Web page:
After two challengers challenged Bola Tinubu’s victory in the contested election in February, the Nigerian presidential election tribunal is expected to make a decision on Wednesday over whether Tinubu should remain in office.
Numerous judicial challenges to the results of earlier presidential elections in Nigeria have been made, but none have been successful. Most political analysts anticipate that the tribunal would affirm Tinubu’s victory.
Peter Obi of the Labour Party and Atiku Abubakar of the People’s Democratic Party both urged the court to declare the election void, citing anomalies and accusing the electoral board of breaking the law by not using electronic devices to transfer polling station results, among other things.
The tribunal, which will issue its decision in Abuja, the capital of Nigeria, has the authority to, among other solutions, order a new election.
Atiku and Obi still have the opportunity to file a final appeal with Nigeria’s Supreme Court, the country’s highest court, if it affirms Tinubu’s victory. An appeal must be resolved within 60 days of the day the panel issued its ruling.
Prior to the decision, the military erected checkpoints on the main thoroughfares entering Abuja and conducted arbitrary car and commuter searches.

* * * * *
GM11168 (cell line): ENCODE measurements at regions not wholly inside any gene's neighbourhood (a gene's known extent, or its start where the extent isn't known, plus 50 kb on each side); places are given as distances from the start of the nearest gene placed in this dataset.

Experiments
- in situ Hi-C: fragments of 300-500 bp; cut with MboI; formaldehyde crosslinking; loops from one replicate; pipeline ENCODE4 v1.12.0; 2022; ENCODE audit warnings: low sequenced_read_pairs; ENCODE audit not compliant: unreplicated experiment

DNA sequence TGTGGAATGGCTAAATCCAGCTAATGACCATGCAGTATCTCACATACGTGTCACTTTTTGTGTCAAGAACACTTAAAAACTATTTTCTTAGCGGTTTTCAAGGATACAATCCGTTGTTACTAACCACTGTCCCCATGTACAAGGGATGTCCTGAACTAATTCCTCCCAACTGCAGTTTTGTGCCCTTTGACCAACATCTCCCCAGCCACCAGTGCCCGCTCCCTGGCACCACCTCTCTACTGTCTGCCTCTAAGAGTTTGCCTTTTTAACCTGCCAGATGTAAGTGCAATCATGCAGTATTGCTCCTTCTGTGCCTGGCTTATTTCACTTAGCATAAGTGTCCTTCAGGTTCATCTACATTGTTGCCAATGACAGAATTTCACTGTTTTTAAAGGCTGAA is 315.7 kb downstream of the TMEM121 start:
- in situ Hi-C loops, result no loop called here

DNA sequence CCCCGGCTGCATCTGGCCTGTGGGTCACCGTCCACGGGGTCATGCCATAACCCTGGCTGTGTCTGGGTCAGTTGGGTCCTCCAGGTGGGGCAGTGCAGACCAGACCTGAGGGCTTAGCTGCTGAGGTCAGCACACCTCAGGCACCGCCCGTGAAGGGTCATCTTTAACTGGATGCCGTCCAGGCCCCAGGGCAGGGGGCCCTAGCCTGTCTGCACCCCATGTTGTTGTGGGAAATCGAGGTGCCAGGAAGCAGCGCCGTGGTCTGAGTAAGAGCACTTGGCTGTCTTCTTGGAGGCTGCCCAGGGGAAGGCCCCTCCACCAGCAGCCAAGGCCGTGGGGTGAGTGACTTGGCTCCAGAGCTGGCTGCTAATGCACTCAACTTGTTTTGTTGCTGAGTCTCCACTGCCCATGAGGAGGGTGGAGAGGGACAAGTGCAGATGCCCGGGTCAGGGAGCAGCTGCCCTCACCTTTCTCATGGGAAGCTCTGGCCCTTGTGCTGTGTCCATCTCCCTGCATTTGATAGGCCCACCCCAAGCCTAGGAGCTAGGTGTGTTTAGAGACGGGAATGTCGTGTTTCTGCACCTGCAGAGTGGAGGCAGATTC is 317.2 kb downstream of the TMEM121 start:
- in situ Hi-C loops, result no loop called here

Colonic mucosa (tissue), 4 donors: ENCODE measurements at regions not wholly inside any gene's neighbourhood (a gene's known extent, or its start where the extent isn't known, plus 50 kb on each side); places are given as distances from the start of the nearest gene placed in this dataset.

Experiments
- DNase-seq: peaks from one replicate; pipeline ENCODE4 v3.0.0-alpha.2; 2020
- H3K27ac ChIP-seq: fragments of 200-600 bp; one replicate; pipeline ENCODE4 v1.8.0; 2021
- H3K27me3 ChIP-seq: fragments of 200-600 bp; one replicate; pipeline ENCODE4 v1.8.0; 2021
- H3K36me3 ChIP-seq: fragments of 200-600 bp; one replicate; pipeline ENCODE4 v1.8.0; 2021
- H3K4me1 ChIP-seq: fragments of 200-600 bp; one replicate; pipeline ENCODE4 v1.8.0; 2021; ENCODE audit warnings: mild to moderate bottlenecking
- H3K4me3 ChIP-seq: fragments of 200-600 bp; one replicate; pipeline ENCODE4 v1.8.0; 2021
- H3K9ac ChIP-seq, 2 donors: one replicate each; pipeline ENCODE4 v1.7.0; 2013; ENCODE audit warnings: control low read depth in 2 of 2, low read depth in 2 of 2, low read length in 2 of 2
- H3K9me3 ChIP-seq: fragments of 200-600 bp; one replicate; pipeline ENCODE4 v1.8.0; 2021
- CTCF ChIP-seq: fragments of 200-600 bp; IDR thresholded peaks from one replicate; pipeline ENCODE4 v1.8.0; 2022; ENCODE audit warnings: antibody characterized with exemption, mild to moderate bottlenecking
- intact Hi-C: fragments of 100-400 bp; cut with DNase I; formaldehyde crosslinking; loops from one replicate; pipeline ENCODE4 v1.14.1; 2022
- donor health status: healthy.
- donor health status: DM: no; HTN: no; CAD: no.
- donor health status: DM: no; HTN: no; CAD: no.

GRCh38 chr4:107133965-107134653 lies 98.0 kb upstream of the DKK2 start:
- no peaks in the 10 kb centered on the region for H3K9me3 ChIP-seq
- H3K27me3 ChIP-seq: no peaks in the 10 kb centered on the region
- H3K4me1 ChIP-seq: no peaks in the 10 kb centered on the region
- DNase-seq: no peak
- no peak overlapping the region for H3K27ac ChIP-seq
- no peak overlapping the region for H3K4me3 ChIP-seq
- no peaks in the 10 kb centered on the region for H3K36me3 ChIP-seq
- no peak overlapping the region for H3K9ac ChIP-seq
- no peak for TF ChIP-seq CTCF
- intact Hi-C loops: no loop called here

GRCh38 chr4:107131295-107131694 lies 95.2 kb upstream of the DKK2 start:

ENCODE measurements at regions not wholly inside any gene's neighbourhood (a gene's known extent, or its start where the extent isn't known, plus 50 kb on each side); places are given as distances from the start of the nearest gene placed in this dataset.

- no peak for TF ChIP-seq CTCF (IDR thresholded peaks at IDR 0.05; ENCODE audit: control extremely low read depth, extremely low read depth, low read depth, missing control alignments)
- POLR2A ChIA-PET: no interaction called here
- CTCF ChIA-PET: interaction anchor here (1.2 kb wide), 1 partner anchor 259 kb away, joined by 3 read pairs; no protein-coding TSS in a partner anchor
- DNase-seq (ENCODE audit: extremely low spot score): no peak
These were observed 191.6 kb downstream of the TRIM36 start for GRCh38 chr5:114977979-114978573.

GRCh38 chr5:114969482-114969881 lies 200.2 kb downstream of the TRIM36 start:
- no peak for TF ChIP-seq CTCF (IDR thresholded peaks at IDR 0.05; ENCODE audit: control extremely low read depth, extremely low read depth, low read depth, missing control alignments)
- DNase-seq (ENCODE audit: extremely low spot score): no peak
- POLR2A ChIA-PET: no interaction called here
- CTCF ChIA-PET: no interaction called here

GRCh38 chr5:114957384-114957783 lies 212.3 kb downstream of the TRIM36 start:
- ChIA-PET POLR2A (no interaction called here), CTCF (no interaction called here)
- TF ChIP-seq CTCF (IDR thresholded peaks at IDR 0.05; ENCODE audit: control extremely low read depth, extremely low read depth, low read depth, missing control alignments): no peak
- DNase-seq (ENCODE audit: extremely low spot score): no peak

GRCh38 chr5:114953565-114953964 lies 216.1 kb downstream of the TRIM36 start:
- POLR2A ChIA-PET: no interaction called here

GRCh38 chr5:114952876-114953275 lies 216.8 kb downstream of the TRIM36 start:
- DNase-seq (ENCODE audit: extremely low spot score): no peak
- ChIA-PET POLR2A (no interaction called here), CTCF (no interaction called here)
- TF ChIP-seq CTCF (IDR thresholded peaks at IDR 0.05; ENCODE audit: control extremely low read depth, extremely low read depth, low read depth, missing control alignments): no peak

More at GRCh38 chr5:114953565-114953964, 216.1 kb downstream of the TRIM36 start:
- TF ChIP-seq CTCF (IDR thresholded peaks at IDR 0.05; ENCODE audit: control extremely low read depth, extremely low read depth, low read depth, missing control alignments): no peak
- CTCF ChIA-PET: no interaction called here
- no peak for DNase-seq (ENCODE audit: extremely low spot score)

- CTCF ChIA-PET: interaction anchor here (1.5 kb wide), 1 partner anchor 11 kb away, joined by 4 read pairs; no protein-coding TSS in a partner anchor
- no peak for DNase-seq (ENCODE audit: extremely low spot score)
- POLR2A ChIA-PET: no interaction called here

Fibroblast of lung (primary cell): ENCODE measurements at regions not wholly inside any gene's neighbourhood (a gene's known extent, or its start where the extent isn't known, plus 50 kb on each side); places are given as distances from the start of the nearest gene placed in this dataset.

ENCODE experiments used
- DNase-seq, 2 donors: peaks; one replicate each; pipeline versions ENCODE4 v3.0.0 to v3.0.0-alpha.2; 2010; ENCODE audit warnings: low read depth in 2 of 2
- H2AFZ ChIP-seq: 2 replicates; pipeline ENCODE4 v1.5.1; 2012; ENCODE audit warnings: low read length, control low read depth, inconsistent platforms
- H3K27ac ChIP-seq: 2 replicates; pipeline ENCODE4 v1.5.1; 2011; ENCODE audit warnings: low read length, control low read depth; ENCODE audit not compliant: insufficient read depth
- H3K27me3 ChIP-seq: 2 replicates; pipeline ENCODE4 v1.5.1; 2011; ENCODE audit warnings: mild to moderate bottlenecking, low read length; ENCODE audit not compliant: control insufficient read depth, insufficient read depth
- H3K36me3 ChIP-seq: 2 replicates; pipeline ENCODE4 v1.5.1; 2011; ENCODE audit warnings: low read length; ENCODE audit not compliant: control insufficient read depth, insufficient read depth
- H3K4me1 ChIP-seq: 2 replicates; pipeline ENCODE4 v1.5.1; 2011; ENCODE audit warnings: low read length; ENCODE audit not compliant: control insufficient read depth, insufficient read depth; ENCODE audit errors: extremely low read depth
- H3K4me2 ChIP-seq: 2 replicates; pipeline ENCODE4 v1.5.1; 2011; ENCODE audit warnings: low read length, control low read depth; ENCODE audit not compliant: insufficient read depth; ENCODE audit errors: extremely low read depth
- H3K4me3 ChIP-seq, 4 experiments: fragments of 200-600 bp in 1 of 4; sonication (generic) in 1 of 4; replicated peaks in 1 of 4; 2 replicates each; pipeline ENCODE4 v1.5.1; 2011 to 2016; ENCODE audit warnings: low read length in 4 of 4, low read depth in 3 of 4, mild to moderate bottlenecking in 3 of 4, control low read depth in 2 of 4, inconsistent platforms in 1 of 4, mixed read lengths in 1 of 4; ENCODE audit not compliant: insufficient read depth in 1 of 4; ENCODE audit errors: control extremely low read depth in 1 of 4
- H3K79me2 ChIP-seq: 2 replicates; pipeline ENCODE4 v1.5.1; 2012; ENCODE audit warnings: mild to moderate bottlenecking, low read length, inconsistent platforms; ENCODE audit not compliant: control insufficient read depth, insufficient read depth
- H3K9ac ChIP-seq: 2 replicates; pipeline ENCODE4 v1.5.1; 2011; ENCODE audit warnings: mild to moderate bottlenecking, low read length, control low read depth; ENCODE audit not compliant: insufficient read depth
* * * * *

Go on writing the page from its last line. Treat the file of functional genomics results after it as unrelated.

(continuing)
In India before the G20 Summit, Tinubu has defended his win and stated that he is primarily concerned with restoring the economy. He has put into place policies including getting rid of currency restrictions and a popular but expensive fuel subsidy.
But it has been difficult to convince Nigerians to accept the painful reforms, and the 71-year-old veteran is up against labour union opposition, which began a two-day strike on Tuesday, before a long strike from September 21.
The national issues that Tinubu inherited from his predecessor Muhammadu Buhari include anaemic growth, high unemployment, and the highest inflation rate in twenty years, record debt, huge oil theft that has hurt government finances, and pervasive insecurity.
Tinubu received 8.79 million votes, the fewest by a Nigerian president since the nation’s restoration to democracy in 1999, which limited the public’s willingness to help him in addressing these urgent issues.